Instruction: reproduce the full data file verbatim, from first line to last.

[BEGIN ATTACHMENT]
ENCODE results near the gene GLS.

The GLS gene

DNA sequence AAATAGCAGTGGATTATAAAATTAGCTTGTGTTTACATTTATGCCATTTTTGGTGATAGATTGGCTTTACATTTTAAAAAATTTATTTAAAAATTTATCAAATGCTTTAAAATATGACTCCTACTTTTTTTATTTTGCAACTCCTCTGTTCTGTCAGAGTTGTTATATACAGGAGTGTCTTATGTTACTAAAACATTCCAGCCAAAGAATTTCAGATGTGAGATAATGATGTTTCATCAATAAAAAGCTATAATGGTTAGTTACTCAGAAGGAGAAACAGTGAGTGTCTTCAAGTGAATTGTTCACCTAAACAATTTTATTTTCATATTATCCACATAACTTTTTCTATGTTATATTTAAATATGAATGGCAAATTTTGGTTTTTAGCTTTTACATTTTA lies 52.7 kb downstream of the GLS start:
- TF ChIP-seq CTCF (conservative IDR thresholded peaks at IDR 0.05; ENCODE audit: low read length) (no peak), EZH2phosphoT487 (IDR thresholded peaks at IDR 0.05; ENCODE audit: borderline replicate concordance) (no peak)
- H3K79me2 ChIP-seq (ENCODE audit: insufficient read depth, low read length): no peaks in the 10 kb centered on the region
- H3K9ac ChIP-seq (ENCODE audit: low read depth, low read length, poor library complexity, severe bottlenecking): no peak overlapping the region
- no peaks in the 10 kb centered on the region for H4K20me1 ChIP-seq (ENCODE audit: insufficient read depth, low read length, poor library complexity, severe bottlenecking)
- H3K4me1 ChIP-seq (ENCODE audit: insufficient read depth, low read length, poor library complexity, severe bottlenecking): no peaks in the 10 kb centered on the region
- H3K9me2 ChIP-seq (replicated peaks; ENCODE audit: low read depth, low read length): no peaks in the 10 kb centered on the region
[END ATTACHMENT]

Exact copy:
ENCODE results near the gene GLS.

The GLS gene

DNA sequence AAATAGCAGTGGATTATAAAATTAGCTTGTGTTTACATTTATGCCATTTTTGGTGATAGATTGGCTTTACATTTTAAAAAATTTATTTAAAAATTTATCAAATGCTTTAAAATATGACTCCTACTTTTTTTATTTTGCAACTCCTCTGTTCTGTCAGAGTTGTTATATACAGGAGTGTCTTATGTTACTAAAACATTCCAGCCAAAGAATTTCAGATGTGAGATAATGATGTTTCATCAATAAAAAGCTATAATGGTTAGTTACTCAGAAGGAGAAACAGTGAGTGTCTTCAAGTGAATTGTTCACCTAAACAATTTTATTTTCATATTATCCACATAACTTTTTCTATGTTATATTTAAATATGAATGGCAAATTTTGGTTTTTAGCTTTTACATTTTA lies 52.7 kb downstream of the GLS start:
- TF ChIP-seq CTCF (conservative IDR thresholded peaks at IDR 0.05; ENCODE audit: low read length) (no peak), EZH2phosphoT487 (IDR thresholded peaks at IDR 0.05; ENCODE audit: borderline replicate concordance) (no peak)
- H3K79me2 ChIP-seq (ENCODE audit: insufficient read depth, low read length): no peaks in the 10 kb centered on the region
- H3K9ac ChIP-seq (ENCODE audit: low read depth, low read length, poor library complexity, severe bottlenecking): no peak overlapping the region
- no peaks in the 10 kb centered on the region for H4K20me1 ChIP-seq (ENCODE audit: insufficient read depth, low read length, poor library complexity, severe bottlenecking)
- H3K4me1 ChIP-seq (ENCODE audit: insufficient read depth, low read length, poor library complexity, severe bottlenecking): no peaks in the 10 kb centered on the region
- H3K9me2 ChIP-seq (replicated peaks; ENCODE audit: low read depth, low read length): no peaks in the 10 kb centered on the region